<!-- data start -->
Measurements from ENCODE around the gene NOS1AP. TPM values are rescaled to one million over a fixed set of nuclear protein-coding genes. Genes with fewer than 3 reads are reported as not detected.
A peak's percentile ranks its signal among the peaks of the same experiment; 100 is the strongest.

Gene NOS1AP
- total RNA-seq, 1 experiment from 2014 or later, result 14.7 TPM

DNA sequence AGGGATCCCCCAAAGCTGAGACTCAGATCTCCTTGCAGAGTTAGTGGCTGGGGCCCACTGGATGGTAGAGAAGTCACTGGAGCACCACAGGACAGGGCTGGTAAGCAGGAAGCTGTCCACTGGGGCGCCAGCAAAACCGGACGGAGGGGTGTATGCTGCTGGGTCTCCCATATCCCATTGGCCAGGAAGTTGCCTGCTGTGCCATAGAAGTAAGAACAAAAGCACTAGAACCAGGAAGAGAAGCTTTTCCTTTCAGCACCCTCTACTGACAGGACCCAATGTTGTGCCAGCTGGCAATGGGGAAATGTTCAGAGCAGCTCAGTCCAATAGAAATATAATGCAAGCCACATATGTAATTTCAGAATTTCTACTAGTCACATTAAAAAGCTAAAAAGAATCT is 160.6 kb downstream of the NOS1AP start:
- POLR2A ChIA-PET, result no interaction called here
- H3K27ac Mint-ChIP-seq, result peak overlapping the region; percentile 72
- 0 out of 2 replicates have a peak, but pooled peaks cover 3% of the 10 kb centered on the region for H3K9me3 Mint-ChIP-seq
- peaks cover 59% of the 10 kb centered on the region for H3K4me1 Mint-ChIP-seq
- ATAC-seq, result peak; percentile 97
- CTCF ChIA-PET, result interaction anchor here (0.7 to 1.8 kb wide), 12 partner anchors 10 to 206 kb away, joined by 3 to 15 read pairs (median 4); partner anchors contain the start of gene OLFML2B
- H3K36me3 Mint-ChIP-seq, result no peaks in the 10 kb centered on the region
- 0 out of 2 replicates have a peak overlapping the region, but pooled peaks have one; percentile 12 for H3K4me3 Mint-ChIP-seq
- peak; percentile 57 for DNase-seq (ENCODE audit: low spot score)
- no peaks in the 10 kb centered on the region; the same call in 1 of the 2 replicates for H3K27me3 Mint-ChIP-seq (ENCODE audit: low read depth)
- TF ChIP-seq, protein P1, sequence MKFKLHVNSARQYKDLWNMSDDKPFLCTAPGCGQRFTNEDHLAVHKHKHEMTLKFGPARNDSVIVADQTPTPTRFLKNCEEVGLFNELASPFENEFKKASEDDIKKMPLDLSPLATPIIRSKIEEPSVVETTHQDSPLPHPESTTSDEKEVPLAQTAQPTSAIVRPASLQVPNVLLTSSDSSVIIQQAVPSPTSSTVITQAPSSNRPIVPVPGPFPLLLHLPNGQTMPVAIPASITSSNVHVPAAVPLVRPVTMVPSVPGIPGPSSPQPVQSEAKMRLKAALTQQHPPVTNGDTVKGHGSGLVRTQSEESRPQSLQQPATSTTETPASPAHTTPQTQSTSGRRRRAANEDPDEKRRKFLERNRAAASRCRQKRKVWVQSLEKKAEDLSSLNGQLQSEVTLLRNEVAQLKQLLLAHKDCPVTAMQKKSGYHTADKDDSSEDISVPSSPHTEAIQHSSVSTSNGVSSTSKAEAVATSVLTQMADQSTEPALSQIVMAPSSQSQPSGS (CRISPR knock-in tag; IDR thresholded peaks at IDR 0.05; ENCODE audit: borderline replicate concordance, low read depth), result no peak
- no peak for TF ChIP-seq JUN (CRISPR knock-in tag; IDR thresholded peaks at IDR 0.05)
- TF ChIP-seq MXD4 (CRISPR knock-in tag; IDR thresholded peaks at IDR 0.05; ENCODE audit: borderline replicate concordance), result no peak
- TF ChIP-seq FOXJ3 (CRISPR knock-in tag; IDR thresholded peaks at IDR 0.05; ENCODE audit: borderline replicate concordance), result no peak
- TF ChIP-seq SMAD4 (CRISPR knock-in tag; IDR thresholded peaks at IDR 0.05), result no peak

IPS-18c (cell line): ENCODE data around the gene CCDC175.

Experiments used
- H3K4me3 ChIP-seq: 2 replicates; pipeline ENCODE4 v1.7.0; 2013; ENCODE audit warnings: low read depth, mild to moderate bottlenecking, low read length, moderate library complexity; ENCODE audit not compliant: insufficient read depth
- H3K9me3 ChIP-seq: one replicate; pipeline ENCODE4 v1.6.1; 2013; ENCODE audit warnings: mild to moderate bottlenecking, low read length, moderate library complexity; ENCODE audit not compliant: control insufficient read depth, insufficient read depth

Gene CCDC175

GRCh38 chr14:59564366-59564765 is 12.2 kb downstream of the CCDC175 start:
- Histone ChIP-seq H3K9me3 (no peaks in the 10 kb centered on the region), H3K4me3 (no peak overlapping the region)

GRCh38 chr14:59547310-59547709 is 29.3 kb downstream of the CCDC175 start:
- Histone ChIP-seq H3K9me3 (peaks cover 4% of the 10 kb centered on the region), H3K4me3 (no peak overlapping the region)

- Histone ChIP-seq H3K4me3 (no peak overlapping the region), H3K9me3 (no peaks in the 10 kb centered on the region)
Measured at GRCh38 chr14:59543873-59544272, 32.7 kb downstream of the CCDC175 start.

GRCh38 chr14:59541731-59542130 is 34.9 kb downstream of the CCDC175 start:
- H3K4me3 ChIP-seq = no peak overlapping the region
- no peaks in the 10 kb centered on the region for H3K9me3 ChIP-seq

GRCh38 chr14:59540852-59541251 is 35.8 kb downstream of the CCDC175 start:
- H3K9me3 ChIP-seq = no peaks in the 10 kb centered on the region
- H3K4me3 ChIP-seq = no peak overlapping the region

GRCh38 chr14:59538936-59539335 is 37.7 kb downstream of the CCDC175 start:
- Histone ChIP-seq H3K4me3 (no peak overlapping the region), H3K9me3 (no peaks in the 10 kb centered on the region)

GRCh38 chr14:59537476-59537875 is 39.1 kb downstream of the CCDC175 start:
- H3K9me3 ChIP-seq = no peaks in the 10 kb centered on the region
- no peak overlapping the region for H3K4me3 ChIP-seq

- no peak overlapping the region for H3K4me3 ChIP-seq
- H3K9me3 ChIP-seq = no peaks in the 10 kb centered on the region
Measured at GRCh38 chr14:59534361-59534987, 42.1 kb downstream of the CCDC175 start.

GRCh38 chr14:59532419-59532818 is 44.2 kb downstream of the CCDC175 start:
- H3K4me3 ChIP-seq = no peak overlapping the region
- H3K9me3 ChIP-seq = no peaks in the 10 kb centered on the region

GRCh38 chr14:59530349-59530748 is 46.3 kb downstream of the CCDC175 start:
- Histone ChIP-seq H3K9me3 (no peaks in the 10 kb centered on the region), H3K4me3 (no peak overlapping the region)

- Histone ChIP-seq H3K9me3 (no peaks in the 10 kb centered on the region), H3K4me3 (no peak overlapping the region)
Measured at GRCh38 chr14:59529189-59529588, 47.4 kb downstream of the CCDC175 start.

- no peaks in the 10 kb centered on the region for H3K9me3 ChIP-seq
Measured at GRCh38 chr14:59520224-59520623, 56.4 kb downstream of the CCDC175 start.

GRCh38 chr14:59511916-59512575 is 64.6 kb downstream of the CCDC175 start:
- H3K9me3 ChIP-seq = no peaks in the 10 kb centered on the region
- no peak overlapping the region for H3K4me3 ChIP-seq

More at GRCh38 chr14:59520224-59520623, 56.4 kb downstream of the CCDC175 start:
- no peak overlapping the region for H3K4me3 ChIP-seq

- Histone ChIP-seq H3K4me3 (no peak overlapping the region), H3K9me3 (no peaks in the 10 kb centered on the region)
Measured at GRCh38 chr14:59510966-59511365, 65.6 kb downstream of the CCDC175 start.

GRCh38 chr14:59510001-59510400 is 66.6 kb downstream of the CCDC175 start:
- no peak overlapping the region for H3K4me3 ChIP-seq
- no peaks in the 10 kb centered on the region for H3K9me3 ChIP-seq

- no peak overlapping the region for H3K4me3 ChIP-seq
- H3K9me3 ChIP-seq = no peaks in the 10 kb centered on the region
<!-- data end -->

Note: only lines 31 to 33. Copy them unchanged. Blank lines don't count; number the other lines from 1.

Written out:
Measured at GRCh38 chr14:59543873-59544272, 32.7 kb downstream of the CCDC175 start.

GRCh38 chr14:59541731-59542130 is 34.9 kb downstream of the CCDC175 start:
- H3K4me3 ChIP-seq = no peak overlapping the region